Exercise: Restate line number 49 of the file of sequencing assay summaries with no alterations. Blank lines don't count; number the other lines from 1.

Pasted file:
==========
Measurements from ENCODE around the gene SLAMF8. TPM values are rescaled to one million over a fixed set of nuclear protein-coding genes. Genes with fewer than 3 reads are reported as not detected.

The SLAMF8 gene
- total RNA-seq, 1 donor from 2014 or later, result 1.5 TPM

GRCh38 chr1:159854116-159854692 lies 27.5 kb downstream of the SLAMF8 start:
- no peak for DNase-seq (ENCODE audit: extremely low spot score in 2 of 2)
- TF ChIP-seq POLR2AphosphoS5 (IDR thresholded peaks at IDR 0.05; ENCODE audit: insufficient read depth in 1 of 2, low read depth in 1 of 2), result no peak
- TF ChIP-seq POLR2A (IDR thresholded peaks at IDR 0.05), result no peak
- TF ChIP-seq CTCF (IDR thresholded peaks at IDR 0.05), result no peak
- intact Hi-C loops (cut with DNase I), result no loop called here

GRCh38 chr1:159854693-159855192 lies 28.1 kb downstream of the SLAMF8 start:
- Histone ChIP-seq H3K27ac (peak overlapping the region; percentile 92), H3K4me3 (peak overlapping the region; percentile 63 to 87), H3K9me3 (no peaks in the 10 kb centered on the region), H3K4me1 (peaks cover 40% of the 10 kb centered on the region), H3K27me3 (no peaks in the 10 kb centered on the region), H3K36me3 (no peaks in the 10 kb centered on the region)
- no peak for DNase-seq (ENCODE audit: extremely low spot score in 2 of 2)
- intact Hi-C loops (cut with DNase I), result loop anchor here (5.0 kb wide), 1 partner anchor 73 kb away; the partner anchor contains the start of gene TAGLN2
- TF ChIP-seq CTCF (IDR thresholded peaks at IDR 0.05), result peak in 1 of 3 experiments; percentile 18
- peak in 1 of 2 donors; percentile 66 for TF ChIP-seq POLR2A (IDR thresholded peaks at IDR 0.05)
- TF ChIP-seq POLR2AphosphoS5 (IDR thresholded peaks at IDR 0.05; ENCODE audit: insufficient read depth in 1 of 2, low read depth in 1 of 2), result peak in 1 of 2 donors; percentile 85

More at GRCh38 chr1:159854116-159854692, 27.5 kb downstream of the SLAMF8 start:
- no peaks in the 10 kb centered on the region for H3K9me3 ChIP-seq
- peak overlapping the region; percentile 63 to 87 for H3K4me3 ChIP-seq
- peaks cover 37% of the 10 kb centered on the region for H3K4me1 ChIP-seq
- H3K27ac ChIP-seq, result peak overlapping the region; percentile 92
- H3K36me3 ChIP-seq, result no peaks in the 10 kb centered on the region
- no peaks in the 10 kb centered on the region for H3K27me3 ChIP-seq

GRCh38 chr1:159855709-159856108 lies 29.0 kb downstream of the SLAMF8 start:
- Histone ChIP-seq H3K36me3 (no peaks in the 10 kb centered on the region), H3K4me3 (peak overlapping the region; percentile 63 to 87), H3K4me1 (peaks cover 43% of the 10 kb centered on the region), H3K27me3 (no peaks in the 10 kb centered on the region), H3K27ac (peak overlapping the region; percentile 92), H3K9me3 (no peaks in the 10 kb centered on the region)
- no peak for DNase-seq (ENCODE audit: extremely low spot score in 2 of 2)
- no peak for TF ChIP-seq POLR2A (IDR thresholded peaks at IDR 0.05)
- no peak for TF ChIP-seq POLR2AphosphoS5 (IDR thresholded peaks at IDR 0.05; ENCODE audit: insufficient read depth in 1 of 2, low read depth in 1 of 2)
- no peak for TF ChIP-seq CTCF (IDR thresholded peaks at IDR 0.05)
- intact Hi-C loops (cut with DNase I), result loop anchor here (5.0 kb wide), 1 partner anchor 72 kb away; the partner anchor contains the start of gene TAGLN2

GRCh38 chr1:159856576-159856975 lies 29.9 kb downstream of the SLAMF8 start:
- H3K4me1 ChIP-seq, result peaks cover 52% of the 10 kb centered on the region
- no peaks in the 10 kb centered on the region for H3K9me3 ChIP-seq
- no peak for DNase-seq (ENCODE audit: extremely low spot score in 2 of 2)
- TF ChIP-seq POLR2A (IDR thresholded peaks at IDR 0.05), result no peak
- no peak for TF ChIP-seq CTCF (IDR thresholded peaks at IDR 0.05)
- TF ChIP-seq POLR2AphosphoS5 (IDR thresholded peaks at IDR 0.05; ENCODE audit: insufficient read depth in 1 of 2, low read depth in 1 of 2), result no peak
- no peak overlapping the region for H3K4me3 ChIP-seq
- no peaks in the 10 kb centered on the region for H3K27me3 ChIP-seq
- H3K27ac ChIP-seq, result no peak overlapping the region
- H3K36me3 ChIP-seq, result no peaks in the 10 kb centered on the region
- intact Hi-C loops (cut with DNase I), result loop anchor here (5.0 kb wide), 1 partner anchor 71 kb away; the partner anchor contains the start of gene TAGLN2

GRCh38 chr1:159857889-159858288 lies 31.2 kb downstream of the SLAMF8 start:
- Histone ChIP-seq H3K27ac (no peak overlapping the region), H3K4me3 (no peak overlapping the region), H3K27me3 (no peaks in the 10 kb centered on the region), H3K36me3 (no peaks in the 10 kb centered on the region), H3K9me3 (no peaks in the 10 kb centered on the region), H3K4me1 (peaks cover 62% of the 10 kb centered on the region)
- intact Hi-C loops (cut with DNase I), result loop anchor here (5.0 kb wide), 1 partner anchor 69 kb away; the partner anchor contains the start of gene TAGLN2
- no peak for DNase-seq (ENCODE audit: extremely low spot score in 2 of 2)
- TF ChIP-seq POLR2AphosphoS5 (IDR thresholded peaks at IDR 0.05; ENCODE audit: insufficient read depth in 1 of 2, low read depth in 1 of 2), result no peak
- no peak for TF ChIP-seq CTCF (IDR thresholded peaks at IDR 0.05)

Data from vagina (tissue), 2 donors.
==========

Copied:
Data from vagina (tissue), 2 donors.